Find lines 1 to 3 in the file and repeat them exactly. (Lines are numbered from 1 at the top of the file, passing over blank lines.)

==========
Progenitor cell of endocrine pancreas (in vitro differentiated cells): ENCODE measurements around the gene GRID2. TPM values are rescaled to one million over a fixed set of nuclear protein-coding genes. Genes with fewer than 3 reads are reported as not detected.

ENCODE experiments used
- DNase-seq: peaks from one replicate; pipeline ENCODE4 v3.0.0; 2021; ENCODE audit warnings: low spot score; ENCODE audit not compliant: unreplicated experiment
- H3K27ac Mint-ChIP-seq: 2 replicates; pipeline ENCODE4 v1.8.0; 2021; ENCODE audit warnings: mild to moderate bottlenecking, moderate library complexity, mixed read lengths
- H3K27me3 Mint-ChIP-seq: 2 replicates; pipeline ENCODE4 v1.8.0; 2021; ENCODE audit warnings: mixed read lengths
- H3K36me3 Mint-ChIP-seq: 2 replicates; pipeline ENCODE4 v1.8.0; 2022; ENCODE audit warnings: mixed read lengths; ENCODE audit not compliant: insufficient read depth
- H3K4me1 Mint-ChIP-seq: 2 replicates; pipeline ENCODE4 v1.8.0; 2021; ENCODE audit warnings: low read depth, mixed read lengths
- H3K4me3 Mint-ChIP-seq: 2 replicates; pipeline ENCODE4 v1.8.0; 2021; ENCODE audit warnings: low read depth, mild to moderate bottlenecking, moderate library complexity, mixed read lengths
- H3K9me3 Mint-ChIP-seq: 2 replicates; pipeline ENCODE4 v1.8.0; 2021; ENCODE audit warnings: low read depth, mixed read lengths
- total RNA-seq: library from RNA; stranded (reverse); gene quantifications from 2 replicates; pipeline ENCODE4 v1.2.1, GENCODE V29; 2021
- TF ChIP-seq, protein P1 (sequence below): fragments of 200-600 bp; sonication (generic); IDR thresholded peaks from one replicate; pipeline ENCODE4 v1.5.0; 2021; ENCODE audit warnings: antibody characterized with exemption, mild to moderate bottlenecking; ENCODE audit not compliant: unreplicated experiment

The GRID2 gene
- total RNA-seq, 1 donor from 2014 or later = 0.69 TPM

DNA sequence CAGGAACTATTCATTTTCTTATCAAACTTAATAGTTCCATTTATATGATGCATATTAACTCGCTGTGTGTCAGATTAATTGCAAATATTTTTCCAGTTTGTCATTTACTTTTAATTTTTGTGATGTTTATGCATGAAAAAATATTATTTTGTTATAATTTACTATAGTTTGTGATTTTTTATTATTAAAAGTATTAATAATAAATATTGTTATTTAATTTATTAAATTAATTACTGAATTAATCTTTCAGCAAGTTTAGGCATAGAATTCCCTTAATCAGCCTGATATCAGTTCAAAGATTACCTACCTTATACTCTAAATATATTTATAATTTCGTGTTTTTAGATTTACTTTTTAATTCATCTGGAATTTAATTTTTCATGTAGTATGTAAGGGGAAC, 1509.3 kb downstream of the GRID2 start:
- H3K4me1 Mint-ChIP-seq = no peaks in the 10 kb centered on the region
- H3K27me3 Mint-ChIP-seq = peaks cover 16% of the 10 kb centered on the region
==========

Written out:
Progenitor cell of endocrine pancreas (in vitro differentiated cells): ENCODE measurements around the gene GRID2. TPM values are rescaled to one million over a fixed set of nuclear protein-coding genes. Genes with fewer than 3 reads are reported as not detected.

ENCODE experiments used
- DNase-seq: peaks from one replicate; pipeline ENCODE4 v3.0.0; 2021; ENCODE audit warnings: low spot score; ENCODE audit not compliant: unreplicated experiment